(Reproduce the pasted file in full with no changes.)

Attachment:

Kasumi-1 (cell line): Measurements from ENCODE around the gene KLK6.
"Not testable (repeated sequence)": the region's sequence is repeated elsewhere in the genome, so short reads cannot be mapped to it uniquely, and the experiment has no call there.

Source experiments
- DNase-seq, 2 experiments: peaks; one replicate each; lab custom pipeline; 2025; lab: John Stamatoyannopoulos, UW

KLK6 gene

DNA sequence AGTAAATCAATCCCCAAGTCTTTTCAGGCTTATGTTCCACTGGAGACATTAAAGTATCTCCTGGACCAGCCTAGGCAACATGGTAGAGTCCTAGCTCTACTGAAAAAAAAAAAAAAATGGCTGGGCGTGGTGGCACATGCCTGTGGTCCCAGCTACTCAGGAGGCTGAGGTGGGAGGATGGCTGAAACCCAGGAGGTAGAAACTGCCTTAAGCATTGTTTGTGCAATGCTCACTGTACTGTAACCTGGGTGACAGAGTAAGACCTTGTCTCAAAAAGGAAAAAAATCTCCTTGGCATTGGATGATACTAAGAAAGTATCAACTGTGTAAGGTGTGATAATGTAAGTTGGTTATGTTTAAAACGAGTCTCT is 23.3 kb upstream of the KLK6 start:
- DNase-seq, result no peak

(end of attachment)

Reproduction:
Kasumi-1 (cell line): Measurements from ENCODE around the gene KLK6.
"Not testable (repeated sequence)": the region's sequence is repeated elsewhere in the genome, so short reads cannot be mapped to it uniquely, and the experiment has no call there.

Source experiments
- DNase-seq, 2 experiments: peaks; one replicate each; lab custom pipeline; 2025; lab: John Stamatoyannopoulos, UW

KLK6 gene

DNA sequence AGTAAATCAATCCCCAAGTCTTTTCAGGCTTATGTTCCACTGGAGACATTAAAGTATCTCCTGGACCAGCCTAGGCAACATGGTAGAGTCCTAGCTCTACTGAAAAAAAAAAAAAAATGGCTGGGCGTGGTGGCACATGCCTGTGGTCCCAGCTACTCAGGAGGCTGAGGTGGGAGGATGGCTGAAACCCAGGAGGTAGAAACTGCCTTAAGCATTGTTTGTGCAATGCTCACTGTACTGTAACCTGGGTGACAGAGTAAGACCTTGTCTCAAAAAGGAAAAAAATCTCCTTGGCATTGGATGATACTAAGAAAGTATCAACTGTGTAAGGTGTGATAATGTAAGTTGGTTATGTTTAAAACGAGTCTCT is 23.3 kb upstream of the KLK6 start:
- DNase-seq, result no peak